Warwickshire is a landlocked county in the West Midlands region of England. The county town is Warwick; the county is famous for being the birthplace of William Shakespeare. The county is divided into five districts of North Warwickshire and Bedworth, Rugby and Stratford-on-Avon; the current county boundaries were set in 1974 by the Local Government Act 1972. The historic county boundaries include Solihull, as well as much of Birmingham; the county is bordered by Leicestershire to the northeast, Staffordshire to the northwest and the West Midlands to the west, Northamptonshire to the east and southeast, Gloucestershire to the southwest and Oxfordshire to the south. The northern tip of the county is only 3 miles from the Derbyshire border. An average-sized English county covering an area of 2,000 km2, it runs some 60 miles north to south. Equivalently it extends as far north as Shrewsbury in Shropshire and as far south as Banbury in north Oxfordshire; the majority of Warwickshire's population live in the centre of the county.
The market towns of northern and eastern Warwickshire were industrialised in the 19th century, include Atherstone, Bedworth and Rugby. Of these, Atherstone has retained most of its original character. Major industries included coal mining, textiles and cement production, but heavy industry is in decline, being replaced by distribution centres, light to medium industry and services. Of the northern and eastern towns, only Nuneaton and Rugby are well known outside of Warwickshire; the prosperous towns of central and western Warwickshire including Royal Leamington Spa, Stratford-upon-Avon, Alcester and Wellesbourne harbour light to medium industries and tourism as major employment sectors. The north of the county, bordering Staffordshire and Leicestershire, is mildly undulating countryside and the northernmost village, No Man's Heath, is only 34 miles south of the Peak District National Park's southernmost point; the south of the county is rural and sparsely populated, includes a small area of the Cotswolds, at the border with northeast Gloucestershire.
The plain between the outlying Cotswolds and the Edgehill escarpment is known as the Vale of Red Horse. The only town in the south of Warwickshire is Shipston-on-Stour; the highest point in the county, at 261 m, is Ebrington Hill, again on the border with Gloucestershire, grid reference SP187426 at the county's southwest extremity. There are no cities in Warwickshire since both Coventry and Birmingham were incorporated into the West Midlands county in 1974 and are now metropolitan authorities in themselves; the largest towns in Warwickshire in 2011 were: Nuneaton, Leamington Spa, Warwick and Kenilworth. Much of western Warwickshire, including that area now forming part of Coventry and Birmingham, was covered by the ancient Forest of Arden, thus the names of a number of places in the central-western part of Warwickshire end with the phrase "-in-Arden", such as Henley-in-Arden, Hampton-in-Arden and Tanworth-in-Arden. The remaining area, not part of the forest, was called the Felden – from fielden.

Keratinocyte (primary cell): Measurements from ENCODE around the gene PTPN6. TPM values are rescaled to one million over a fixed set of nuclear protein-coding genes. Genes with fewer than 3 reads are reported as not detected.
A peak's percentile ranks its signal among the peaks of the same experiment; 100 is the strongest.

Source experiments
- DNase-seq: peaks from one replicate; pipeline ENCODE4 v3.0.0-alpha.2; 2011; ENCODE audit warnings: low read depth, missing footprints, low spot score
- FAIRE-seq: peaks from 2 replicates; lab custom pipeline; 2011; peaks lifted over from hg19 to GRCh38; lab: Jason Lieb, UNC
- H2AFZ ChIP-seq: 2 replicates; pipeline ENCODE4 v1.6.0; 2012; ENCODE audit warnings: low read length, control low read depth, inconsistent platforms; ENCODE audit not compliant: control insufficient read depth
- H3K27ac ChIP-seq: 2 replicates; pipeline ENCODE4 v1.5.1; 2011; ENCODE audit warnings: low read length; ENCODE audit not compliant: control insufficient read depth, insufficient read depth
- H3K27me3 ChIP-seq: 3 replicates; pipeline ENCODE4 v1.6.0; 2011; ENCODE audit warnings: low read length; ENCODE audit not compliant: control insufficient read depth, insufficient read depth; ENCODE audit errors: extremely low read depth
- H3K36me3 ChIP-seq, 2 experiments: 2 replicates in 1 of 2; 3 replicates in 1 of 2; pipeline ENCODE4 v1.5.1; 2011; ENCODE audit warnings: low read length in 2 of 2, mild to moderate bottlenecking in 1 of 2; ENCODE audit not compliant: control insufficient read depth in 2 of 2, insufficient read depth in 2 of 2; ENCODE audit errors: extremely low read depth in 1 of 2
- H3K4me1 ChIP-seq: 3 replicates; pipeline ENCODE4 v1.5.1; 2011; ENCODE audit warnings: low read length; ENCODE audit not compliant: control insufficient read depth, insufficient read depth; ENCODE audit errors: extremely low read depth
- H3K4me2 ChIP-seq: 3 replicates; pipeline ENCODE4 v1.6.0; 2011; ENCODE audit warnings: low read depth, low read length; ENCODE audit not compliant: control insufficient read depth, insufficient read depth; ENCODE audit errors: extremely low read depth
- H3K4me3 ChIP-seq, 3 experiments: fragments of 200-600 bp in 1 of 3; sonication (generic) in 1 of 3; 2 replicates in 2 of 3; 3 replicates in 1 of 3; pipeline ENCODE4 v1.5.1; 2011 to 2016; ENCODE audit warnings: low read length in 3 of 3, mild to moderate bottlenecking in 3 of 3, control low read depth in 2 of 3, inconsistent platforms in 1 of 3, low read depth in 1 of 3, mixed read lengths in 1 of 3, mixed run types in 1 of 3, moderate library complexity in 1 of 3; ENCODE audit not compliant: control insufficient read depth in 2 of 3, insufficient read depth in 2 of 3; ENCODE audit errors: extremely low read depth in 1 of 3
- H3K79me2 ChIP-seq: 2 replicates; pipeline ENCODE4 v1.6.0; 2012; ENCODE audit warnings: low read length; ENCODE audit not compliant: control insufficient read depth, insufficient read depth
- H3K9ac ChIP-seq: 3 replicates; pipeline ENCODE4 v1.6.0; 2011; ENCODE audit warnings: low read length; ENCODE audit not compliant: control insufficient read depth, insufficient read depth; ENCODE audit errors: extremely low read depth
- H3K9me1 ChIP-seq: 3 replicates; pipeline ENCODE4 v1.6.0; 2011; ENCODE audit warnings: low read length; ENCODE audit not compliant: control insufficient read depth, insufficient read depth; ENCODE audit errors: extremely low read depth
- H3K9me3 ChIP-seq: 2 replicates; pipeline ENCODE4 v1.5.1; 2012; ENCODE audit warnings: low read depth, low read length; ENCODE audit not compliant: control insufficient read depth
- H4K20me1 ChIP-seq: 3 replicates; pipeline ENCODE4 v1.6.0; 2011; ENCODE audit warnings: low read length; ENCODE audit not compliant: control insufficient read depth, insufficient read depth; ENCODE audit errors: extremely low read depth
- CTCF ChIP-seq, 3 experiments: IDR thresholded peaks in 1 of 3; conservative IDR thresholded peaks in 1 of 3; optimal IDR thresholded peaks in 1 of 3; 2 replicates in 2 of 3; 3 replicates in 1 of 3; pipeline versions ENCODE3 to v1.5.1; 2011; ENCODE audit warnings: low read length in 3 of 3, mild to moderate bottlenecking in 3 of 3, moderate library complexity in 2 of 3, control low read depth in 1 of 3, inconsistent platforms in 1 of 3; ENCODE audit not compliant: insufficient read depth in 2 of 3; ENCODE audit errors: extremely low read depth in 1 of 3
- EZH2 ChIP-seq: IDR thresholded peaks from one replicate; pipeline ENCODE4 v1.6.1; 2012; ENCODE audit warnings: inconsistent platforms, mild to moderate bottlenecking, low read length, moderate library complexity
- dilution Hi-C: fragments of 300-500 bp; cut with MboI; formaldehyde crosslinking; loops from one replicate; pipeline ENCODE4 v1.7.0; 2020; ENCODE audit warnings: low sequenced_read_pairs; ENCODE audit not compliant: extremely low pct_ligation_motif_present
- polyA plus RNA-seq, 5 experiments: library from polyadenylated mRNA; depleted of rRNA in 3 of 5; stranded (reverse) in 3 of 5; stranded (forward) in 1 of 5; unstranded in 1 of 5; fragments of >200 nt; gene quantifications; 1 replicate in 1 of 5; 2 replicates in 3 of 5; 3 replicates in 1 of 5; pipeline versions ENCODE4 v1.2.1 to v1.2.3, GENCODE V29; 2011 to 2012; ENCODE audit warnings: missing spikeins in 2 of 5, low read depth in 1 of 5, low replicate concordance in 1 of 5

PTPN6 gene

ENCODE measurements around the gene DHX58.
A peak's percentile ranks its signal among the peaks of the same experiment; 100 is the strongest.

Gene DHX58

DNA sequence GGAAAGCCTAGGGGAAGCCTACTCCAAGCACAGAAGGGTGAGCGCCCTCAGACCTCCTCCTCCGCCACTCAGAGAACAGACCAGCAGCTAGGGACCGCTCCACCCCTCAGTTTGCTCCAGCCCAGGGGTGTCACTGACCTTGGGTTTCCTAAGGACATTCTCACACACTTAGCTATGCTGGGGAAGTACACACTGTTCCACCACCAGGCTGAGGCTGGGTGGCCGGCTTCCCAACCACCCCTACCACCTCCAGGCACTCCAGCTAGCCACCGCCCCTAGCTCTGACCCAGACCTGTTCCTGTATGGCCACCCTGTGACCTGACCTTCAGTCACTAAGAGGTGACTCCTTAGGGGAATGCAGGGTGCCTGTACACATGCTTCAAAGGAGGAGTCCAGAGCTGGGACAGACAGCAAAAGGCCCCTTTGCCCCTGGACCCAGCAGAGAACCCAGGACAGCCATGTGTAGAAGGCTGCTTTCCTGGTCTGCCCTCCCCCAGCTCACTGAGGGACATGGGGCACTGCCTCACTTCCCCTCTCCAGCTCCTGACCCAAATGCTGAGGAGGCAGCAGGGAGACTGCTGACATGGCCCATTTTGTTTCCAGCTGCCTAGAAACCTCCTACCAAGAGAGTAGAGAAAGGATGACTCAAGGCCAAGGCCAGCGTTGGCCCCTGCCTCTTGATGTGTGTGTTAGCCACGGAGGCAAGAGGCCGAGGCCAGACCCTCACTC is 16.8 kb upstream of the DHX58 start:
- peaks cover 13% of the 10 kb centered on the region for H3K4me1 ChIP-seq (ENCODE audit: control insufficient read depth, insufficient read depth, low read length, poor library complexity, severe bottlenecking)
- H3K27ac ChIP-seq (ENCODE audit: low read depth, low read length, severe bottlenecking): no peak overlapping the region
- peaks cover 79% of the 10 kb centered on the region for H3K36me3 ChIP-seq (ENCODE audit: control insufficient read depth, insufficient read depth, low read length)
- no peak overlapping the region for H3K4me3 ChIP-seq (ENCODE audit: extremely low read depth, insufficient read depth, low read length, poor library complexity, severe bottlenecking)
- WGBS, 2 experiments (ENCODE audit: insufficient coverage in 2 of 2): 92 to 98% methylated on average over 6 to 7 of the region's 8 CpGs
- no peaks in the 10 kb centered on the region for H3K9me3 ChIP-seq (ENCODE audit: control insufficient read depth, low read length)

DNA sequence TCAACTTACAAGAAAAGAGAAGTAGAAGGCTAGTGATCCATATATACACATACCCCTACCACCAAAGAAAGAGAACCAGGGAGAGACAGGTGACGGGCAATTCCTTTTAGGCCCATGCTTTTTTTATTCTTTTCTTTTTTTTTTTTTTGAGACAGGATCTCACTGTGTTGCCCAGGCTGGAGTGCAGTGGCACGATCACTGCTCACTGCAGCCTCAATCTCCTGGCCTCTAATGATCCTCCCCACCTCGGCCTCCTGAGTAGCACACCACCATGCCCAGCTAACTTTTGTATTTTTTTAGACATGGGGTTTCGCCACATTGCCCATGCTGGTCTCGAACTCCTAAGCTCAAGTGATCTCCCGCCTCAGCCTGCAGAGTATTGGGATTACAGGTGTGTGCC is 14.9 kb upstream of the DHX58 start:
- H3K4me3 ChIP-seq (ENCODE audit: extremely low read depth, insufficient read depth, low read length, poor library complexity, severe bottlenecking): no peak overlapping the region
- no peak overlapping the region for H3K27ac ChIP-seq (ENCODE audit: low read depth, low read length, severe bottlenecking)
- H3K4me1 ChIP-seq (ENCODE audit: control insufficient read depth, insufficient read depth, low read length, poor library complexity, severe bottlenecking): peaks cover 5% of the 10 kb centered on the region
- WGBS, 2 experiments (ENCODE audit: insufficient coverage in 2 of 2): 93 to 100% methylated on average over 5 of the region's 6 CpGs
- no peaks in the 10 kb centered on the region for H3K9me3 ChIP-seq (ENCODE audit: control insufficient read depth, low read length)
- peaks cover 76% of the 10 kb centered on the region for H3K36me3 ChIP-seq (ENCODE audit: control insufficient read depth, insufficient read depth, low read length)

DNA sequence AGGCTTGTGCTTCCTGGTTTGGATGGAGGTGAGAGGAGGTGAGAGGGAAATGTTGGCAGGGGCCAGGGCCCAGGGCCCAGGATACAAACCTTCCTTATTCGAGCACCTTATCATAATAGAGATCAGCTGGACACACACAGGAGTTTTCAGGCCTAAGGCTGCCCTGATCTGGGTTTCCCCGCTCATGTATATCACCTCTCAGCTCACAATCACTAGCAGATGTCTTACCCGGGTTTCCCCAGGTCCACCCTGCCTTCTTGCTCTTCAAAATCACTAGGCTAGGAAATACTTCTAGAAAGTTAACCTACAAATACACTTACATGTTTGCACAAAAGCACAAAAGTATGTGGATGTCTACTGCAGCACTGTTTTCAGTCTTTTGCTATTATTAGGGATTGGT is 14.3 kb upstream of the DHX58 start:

Areas part of Warwickshire include Coventry, Sutton Coldfield and some of Birmingham including Aston and Edgbaston. These became part of the metropolitan county of West Midlands following local government re-organisation in 1974. In 1986 the West Midlands County Council was abolished and Birmingham and Solihull became effective unitary authorities, however the West Midlands county name has not been altogether abolished, still exists for ceremonial purposes, so the town and two cities remain outside Warwickshire; some organisations, such as Warwickshire County Cricket Club, based in Edgbaston, in Birmingham, still observe the historic county boundaries. The flag of the historic county was registered in October 2016, it is a design of a bear and ragged staff on a red field, long associated with the county. Coventry is in the centre of the Warwickshire area, still has strong ties with the county. Coventry and Warwickshire are sometimes treated as a single area and share a single Chamber of Commerce and BBC Local Radio Station.
Coventry has been a part of Warwickshire for only some of its history. In 1451 Coventry was separated from Warwickshire and made a county corporate in its own right, called the County of the City of Coventry. In 1842 the county of Coventry was abolished and Coventry was remerged with Warwickshire. In recent times, there have been calls to formally re-introduce Coventry into Warwickshire, although nothing has yet come of this; the county's population would increase by a third-of-a-million overnight should this occur, Coventry being the UK's 11th largest city. The town of Tamworth was divided between Warwickshire and Staffordshire, but since 1888 has been in Staffordshire. In 1931, Warwickshire gained the town of Shipston-on-Stour from Worcestershire and several villages, including Long Marston and Welford-on-Avon, from Gloucestershire. Warwickshire contains a large expanse of green belt area, surrounding the West Midlands and Coventry conurbations, was first drawn up from the 1950s. All the county's districts contain some portion of the belt.